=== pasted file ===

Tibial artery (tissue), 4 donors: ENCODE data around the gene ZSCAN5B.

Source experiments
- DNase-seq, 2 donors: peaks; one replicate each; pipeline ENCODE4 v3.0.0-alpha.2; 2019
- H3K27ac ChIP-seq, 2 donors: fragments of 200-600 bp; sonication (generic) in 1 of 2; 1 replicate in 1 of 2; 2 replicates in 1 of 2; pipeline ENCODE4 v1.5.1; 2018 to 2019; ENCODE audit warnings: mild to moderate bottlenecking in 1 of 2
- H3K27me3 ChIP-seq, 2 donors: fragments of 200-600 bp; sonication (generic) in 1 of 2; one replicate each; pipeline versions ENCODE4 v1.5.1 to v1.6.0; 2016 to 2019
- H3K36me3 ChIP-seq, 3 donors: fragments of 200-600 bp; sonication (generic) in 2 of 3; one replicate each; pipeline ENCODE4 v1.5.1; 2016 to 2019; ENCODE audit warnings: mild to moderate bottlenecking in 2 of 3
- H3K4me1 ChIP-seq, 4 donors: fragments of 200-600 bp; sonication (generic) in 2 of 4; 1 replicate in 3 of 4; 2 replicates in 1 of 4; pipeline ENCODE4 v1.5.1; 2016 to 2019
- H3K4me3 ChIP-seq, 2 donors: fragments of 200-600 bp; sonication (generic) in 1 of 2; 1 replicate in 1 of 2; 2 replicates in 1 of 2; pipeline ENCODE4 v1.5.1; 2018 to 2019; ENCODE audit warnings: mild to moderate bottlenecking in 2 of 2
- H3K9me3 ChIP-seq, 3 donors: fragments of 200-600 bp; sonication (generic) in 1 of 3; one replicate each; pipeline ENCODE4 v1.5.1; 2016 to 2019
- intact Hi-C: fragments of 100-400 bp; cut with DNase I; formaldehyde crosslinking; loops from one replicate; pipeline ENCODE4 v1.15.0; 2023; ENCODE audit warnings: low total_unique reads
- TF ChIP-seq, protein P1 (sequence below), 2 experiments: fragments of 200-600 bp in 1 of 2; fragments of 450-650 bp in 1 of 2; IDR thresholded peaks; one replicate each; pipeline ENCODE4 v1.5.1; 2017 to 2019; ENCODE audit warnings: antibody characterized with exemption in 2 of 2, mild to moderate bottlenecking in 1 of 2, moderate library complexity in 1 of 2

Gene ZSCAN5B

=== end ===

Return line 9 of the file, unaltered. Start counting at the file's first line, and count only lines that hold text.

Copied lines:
- H3K9me3 ChIP-seq, 3 donors: fragments of 200-600 bp; sonication (generic) in 1 of 3; one replicate each; pipeline ENCODE4 v1.5.1; 2016 to 2019